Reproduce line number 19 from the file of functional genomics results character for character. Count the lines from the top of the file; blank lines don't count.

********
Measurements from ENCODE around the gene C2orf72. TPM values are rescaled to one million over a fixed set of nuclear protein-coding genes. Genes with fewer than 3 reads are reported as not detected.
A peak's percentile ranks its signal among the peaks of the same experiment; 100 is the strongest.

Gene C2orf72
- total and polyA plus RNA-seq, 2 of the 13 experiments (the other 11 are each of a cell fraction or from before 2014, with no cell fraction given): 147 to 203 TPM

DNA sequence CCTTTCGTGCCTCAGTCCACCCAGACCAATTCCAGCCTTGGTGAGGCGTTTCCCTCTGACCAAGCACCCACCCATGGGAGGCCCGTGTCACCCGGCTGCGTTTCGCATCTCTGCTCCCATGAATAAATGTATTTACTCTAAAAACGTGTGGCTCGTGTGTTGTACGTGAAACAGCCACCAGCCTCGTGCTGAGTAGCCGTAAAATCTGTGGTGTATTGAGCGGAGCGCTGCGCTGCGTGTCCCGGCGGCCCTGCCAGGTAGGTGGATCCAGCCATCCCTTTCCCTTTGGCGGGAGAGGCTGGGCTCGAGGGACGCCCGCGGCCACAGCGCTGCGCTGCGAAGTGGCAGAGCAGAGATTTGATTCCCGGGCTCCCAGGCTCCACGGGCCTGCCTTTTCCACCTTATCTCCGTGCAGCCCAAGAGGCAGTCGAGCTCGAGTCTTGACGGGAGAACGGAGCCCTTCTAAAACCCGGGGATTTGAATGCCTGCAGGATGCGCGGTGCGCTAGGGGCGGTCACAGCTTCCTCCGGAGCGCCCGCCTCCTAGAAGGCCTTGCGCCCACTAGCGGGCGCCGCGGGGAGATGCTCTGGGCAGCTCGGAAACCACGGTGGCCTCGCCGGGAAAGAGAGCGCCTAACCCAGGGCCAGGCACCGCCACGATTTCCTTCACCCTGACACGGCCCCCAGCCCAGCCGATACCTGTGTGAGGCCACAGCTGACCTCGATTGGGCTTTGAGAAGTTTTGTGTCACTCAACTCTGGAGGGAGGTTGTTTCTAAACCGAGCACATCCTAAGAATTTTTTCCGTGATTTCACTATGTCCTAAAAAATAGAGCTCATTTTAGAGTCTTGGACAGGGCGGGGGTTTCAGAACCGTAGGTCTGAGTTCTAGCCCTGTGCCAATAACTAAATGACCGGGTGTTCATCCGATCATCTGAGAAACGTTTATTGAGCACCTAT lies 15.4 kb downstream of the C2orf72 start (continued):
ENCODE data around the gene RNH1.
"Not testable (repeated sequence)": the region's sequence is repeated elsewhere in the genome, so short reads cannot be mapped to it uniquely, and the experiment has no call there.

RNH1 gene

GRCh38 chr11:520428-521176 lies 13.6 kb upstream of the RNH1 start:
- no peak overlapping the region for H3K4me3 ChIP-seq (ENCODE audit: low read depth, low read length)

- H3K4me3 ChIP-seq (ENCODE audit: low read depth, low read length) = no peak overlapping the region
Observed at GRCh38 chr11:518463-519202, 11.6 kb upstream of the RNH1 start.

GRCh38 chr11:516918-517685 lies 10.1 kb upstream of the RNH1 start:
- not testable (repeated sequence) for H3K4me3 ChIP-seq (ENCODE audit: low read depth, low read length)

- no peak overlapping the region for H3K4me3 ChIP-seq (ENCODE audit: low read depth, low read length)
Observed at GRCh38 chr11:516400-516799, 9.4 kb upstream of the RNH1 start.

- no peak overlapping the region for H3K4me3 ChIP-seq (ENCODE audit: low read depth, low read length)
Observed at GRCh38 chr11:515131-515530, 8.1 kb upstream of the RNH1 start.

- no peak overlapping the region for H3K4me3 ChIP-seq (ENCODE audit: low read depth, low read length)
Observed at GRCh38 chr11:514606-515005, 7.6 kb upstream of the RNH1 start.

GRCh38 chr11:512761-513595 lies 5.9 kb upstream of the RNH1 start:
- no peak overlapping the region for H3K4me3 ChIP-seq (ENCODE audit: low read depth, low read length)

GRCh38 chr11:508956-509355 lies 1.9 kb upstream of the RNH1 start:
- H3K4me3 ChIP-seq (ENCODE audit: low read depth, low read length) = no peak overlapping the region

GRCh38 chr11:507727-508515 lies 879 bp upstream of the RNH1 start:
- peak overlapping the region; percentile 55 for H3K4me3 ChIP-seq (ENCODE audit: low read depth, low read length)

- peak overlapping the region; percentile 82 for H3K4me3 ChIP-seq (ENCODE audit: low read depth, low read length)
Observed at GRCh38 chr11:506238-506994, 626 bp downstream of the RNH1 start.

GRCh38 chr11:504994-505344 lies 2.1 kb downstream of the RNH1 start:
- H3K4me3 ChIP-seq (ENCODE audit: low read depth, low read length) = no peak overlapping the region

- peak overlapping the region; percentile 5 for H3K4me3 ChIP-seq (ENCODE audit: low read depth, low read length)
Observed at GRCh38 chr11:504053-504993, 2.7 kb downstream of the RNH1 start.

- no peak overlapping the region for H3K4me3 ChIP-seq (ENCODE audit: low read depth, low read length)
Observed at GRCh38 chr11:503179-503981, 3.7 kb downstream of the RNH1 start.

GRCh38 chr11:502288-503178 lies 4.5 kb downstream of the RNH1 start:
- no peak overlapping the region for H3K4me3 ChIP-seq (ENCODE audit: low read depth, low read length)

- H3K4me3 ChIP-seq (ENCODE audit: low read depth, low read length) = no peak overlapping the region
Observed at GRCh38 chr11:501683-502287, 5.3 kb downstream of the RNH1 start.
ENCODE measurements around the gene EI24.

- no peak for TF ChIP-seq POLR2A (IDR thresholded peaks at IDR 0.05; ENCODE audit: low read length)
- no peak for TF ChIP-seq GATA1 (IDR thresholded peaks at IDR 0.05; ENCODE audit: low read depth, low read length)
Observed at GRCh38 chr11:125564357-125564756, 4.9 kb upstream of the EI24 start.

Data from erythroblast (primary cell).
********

- no peak overlapping the region for H3K4me3 ChIP-seq (ENCODE audit: low read depth, low read length)